“Anxiety disorders are the most common mental illnesses among children and adolescents. Our main objective is to diagnose children early, so they can receive proper treatment at an early age, develop proper coping skills, and overcome their anxiety. Because Selective Mutism is an anxiety disorder, if left untreated, it can have negative consequences throughout the child’s life and, unfortunately, pave the way for an array of academic, social and emotional repercussions such as:

  • Worsening anxiety
  • Depression and manifestations of other anxiety disorders
  • Social isolation and withdrawal
  • Poor self-esteem and self-confidence
  • School refusal, poor academic performance, and the possibility of quitting school
  • Underachievement academically and in the work place
  • Self-medication with drugs and/or alcohol
  • Suicidal thoughts and possible suicide” (1)

If you suspect your child has anxiety, or even possibly Selective Mutism, it is important that your child learn skills and techniques to cope with the anxiety. Intervention can be a life raft for your child. I nearly drowned and struggled for years with some of the “bullet points” above in my youth, teens, and young adulthood. “Anxiety disorders can interfere with daily activities such as job performance, school work, and relationships.” (2) Fortunately, through sheer determination and my love of learning, I was able to overcome and learn how to cope with many issues that cause anxiety.  Mindfulness has really been the great missing piece, and peace, that came much later in my life, and is the reason I am so passionate about sharing it, especially with children. I truly wish someone had taught me about mindfulness way back then, however I am grateful that my experiences also allow me to work compassionately with youth who experience anxiety. Mindfulness, movement, yoga, and the Cognitive Behavior Therapy techniques I teach are all grounded in science which research has demonstrated again and again to lessen anxiety and improve self-regulation.  Your child can come to learn that experiences don’t have to overwhelm her/him and she/he can learn to remain calm and centered through life’s ups and downs. It also important for you to learn how you may be negatively reinforcing the anxiety through “rescuing” your child. Give your child an edge to be ready for the new school year with a whole new set of life skills because “life is 10% what happens to you and 90% how you react to it.”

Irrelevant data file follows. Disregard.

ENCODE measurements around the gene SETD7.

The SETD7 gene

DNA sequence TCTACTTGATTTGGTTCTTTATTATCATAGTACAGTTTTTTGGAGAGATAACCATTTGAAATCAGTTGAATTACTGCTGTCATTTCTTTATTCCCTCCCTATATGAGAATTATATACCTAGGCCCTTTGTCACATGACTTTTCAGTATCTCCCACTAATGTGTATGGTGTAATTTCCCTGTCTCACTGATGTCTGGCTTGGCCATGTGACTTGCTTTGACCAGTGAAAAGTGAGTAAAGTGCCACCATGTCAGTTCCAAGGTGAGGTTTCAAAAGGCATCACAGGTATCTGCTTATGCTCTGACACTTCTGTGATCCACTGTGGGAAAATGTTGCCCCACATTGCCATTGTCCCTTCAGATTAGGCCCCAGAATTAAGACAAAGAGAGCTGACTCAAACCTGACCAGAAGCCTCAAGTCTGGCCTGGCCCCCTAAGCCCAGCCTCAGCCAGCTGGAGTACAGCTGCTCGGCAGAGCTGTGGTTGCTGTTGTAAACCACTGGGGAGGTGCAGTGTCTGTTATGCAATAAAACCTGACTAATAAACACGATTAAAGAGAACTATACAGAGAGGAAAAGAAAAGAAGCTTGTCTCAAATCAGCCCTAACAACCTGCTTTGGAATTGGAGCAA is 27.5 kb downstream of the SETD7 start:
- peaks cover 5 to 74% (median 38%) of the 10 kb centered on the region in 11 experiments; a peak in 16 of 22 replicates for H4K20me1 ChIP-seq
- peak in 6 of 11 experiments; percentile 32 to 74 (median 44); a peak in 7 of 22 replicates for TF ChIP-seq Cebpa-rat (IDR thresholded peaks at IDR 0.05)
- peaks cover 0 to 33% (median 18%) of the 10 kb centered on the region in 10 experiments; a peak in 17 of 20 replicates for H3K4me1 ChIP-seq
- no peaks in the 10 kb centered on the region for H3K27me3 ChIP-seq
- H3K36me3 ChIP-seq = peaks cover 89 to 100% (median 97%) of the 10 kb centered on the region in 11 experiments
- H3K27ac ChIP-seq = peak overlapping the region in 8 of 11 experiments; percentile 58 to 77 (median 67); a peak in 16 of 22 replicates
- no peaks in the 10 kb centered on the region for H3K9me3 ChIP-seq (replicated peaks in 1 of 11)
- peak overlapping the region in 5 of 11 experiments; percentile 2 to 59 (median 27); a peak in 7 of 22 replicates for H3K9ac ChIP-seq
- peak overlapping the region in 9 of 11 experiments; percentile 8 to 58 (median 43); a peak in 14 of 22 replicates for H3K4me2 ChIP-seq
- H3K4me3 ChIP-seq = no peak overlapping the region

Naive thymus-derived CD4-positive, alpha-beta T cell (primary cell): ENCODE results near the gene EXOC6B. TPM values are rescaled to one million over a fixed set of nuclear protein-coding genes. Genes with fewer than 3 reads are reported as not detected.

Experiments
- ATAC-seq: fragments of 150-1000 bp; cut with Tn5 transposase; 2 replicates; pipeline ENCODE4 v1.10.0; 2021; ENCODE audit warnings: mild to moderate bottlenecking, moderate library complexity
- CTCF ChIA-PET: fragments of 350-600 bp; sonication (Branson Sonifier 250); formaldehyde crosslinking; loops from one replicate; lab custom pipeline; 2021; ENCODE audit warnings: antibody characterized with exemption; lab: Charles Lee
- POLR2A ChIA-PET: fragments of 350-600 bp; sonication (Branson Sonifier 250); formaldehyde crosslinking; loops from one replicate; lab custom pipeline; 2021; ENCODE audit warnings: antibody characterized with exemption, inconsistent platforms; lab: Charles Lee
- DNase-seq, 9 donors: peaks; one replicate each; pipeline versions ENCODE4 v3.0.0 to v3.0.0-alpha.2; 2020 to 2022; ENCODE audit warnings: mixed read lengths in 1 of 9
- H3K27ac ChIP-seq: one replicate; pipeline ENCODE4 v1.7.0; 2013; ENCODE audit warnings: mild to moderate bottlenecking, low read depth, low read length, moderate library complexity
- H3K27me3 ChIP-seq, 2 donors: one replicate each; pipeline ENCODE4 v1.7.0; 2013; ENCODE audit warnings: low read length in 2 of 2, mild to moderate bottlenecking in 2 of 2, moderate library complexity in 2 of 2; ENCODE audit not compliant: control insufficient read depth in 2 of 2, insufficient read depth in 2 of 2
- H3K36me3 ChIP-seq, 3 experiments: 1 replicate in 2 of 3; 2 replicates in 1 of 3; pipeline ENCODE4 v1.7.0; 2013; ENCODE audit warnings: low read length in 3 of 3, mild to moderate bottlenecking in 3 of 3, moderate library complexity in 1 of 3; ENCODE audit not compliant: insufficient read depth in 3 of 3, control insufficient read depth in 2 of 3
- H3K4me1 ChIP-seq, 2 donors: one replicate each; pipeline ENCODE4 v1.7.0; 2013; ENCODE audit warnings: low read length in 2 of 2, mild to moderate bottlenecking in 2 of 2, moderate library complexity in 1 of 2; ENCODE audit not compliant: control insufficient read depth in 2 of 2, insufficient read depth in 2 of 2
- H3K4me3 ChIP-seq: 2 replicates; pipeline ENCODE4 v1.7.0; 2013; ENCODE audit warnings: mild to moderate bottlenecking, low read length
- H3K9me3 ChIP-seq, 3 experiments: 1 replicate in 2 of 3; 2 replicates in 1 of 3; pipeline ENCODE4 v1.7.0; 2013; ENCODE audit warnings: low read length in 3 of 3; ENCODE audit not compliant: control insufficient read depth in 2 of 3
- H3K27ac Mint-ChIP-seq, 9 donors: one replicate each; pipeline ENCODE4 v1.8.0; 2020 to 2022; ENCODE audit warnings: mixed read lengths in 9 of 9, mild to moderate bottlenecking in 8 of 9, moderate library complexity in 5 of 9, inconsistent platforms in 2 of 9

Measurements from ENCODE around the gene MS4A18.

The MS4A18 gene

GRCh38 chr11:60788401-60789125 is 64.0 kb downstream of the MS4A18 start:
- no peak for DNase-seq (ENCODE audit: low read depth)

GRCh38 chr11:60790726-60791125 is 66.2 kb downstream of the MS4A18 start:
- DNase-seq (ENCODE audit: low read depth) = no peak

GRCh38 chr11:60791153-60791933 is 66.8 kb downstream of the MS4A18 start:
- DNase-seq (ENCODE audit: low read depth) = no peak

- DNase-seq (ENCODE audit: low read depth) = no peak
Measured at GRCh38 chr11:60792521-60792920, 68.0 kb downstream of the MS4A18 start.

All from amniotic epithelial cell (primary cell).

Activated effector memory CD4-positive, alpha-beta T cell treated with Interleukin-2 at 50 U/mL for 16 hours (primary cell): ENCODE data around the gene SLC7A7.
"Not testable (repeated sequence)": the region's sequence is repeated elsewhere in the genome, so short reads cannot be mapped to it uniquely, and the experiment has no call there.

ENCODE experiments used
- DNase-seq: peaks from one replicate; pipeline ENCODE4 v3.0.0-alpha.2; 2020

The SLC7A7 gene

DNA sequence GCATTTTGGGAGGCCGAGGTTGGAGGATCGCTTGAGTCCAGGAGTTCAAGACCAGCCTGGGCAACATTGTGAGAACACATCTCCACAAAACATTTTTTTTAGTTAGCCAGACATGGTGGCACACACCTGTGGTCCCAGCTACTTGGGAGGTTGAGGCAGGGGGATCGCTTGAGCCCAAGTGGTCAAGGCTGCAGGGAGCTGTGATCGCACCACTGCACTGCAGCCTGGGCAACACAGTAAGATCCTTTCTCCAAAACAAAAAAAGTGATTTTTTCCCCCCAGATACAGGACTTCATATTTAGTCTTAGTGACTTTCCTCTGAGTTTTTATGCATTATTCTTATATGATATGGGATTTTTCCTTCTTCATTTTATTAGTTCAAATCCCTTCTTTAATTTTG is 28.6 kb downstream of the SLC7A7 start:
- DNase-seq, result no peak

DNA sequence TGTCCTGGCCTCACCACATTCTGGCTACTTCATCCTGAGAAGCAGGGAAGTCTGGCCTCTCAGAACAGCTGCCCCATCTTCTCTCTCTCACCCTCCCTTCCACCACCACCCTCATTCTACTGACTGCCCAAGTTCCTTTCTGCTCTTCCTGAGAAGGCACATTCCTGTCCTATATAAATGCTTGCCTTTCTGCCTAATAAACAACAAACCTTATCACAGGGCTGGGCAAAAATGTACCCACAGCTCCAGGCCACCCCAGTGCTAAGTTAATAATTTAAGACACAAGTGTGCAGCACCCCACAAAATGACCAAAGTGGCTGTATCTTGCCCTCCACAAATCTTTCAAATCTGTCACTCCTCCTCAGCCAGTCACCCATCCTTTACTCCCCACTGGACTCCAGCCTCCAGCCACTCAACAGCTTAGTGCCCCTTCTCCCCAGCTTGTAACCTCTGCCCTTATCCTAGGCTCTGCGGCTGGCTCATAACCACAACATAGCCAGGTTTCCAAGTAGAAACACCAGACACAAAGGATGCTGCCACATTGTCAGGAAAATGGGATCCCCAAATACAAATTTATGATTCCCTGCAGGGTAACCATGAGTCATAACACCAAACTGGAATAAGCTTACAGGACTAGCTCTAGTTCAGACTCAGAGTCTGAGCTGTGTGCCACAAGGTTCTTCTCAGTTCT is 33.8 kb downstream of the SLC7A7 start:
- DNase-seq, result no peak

Hey little girl… I see you growing stronger. Strong mind. Strong heart. Strong body. 

I will send you heartful wishes so you can learn to send them to yourself:

May you be happy.

May you be healthy and strong.

May you be safe.

May you be filled with loving kindness.

That’s me, Dee, and my best friend, Maureen. We are safe in my house away from her big scary brothers!!!

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Mindful Kindful YOUniversity Services you may want to consider:

*If you decide to seek my services through Personal Coaching or Community programs, please do not “ask” your child if they want to go. Your child will say “no”. It’s not because they don’t like going, but because there will be anxiety in the transition to get there, and in settling in to the class. Don’t worry, I create a safe, supportive, and accepting environment to help each student feel confident to try new things, discovering his/her gifts, reaching new heights in physical, mental and emotional well-being, by adding choices and supportive tools! Make this very important adult decision for your child so that she or he can benefit from these essential life skills for well-being! 

People have a hard time letting go of their suffering.

Out of a fear of the unknown,

they prefer suffering that is familiar.

~Thich Nhat Hanh

You may also be interested in blog “Am I too Sensitive?”
Resources:
(1) WHAT IS SELECTIVE MUTISM?  A Comprehensive Overview
(2) National Institutes of Health: Any Anxiety Disorder

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Dee DiGioia, founder of Mindful Kindful YOUniversity, offers Personal Coaching and Mindfulness-based Social-Emotional Learning Programs across San Luis Obispo County for youth and adults to learn and engage in practices of mindfulness and movement grounded in science and backed by research to support mental and physical health and well-being. Respond more skillfully to life in the 21st Century! Contact Dee to learn more.

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2 thoughts on “I see you”

  1. Great read! Especially liked, “I am grateful that my experiences also allow me to work compassionately with youth who experience anxiety.” I related a lot to what you wrote; I feel like my experiences have also allowed me to be compassionate. In recent years I realized I had, and sometimes still have social anxiety, which appears to be related to what you’re talking about.

  2. Thank you, Lili! So great to hear from you! It’s remarkable how we can continue to grow in awareness regardless of age and circumstances. Always open and curious to what is unfolding! Hugs my friend!